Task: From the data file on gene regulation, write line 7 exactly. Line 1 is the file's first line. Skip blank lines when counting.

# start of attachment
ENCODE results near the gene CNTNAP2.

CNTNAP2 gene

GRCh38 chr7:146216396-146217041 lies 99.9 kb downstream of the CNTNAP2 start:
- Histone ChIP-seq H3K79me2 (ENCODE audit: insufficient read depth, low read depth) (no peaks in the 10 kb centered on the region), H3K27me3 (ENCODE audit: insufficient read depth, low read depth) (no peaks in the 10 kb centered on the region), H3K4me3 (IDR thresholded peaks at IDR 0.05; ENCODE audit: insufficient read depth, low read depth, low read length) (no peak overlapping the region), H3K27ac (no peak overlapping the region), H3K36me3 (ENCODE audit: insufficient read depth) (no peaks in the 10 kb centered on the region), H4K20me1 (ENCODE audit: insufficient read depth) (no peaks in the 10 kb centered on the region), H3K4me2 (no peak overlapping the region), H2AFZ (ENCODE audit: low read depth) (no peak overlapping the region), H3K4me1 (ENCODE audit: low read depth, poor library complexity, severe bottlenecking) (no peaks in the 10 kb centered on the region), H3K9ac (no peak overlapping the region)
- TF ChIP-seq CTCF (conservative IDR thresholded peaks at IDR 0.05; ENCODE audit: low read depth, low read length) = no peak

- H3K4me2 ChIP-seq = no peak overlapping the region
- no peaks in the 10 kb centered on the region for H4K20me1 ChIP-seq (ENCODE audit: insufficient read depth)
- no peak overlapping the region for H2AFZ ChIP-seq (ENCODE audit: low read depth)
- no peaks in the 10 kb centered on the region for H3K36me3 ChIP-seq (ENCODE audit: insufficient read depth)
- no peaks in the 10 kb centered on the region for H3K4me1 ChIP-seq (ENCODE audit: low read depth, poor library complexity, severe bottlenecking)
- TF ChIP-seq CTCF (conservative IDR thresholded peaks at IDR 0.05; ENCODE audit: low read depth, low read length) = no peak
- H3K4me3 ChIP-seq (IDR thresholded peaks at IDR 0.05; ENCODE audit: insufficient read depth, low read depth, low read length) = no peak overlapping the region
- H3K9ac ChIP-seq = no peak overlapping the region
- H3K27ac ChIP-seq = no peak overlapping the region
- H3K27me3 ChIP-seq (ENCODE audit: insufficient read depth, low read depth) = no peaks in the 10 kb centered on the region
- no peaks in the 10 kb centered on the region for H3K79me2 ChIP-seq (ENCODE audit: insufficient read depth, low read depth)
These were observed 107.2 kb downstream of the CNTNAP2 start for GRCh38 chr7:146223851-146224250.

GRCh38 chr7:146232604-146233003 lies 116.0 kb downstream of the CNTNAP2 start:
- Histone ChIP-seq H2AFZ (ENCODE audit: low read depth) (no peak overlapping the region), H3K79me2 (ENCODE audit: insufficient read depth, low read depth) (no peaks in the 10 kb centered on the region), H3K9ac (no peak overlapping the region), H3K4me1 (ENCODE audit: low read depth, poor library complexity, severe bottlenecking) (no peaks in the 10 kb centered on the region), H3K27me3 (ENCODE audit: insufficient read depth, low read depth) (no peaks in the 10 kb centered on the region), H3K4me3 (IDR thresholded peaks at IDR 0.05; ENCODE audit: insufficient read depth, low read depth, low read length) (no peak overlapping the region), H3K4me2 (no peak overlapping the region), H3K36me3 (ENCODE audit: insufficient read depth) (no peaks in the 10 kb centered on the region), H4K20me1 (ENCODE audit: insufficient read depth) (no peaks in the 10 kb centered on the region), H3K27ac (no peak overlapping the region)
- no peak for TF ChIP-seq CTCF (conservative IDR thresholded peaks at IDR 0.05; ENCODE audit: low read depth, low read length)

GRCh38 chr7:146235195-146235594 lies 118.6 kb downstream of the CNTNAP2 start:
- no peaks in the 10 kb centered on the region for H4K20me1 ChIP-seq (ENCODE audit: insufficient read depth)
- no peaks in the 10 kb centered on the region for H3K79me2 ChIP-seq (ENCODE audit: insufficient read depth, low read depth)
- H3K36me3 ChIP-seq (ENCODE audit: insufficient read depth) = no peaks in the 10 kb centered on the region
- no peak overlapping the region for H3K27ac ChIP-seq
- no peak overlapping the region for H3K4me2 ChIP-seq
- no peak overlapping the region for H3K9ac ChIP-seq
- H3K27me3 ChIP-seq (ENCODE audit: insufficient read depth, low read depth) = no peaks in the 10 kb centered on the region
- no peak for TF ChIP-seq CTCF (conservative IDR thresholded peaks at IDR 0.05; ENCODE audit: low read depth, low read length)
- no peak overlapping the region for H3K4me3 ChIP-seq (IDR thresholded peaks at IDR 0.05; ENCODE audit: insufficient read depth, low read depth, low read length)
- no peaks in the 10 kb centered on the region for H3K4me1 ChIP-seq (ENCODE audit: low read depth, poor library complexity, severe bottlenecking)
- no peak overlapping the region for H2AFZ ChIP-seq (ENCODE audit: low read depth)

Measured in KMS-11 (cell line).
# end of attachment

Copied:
- no peaks in the 10 kb centered on the region for H4K20me1 ChIP-seq (ENCODE audit: insufficient read depth)